You’ll be given pembrolizumab with chemotherapy:
Like any drugs, pembrolizumab and chemotherapy can cause side effects.
Side effects can be mild but are sometimes more severe. Some side effects are caused by the body’s own immune system affecting normal healthy organs.
Side effects from pembrolizumab can occur in any part of the body at any time during treatment. They can also sometimes occur months after treatment has finished.
Some side effects may need to be treated immediately, so it’s important to be familiar with them and report them as soon as possible.
You should be given an alert card to carry with you at all times while having pembrolizumab. This card lists the symptoms you must report to your treatment team and your team’s contact details, including who to contact out of hours. Getting medical treatment quickly is important to help prevent the symptoms worsening.
Everyone reacts differently to drugs and some people have more side effects than others. Many side effects can be controlled and those described here will not affect everyone.
This information does not list all the possible side effects of pembrolizumab and chemotherapy. If you’re concerned about any side effects, regardless of whether they’re listed here or on the alert card, contact your treatment team.
Rarely, pembrolizumab may cause immune-related side effects. This is when healthy cells get destroyed by the body's immune system and cause inflammation of the tissues and organs.
Symptoms to report include:
Treatment with pembrolizumab and chemotherapy can temporarily affect the number of blood cells in the body. This is usually due to the chemotherapy.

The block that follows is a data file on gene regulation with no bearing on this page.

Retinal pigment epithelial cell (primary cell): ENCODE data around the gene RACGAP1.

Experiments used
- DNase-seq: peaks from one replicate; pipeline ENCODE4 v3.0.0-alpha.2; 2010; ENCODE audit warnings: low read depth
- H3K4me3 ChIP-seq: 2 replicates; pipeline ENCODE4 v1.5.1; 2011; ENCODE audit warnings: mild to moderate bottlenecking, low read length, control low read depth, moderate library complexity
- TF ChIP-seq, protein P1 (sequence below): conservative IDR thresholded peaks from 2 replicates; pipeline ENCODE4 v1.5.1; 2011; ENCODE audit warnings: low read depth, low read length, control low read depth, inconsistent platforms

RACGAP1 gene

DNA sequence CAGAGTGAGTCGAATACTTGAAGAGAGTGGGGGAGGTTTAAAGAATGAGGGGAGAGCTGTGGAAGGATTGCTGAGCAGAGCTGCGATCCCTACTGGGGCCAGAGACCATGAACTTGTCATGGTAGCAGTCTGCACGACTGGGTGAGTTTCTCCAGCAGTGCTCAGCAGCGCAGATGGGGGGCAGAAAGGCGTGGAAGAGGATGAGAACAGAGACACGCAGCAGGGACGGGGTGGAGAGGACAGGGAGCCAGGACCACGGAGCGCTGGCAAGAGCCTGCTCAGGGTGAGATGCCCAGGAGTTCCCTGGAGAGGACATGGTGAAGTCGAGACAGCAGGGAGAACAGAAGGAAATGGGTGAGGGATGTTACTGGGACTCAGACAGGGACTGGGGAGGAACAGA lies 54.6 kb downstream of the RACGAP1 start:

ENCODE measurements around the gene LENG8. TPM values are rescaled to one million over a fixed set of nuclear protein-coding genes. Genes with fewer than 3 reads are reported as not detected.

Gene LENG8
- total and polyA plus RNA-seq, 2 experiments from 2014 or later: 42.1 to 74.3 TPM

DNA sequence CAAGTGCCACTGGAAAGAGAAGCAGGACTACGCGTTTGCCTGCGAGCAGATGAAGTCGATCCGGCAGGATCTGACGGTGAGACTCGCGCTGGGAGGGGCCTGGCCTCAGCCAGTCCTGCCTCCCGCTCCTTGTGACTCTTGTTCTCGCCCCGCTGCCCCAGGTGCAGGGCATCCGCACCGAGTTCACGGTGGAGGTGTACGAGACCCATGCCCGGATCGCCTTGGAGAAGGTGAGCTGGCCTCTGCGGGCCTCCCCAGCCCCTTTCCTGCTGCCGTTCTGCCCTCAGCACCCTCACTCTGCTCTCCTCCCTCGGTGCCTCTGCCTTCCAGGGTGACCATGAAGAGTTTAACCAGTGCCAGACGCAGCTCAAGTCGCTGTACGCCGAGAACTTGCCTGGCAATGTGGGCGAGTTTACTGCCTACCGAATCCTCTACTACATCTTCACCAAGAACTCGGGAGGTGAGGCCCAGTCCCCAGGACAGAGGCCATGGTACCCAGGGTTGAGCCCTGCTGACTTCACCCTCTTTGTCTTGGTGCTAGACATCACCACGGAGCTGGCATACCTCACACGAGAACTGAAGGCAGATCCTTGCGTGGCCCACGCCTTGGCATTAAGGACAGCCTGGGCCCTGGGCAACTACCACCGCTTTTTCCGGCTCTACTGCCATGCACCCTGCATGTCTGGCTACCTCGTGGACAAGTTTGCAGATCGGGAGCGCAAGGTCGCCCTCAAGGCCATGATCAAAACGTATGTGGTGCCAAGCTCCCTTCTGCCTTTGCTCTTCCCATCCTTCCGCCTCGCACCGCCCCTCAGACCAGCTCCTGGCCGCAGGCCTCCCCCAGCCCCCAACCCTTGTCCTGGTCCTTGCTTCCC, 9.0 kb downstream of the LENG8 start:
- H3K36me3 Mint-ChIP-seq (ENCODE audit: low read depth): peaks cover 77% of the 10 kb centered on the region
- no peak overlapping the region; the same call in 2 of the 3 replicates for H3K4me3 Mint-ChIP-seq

You’ll have regular blood tests to check your blood count. Blood is made up of red cells, white cells and platelets. If the number of blood cells is too low, your next cycle of treatment may be delayed or the dose of chemotherapy reduced.
If your blood tests show possible inflammation in your kidneys or liver, your treatment will be delayed and you may need steroids.
Not having enough white blood cells can increase the risk of getting an infection. Your treatment team may give you guidelines to follow for reporting signs of an infection, but generally you should contact your hospital immediately if you experience any of the following:
Having too few red blood cells is called anaemia. If you feel particularly tired, out of breath or dizzy, let your treatment team know.
This treatment can reduce the number of platelets, which help the blood to clot. You may also bruise more easily, have nosebleeds or your gums may bleed when you brush your teeth. Tell your treatment team if you have any of these symptoms.
You may feel sick (nausea) and be sick (vomit). Anti-sickness drugs can be prescribed to help with this. If the anti-sickness drugs don’t help, contact your treatment team as they may be able to recommend a different drug.
You may not feel like eating, especially if you feel sick. It might help to eat small meals regularly and drink plenty of liquids. You can also ask your doctor to refer you to a dietitian for more advice.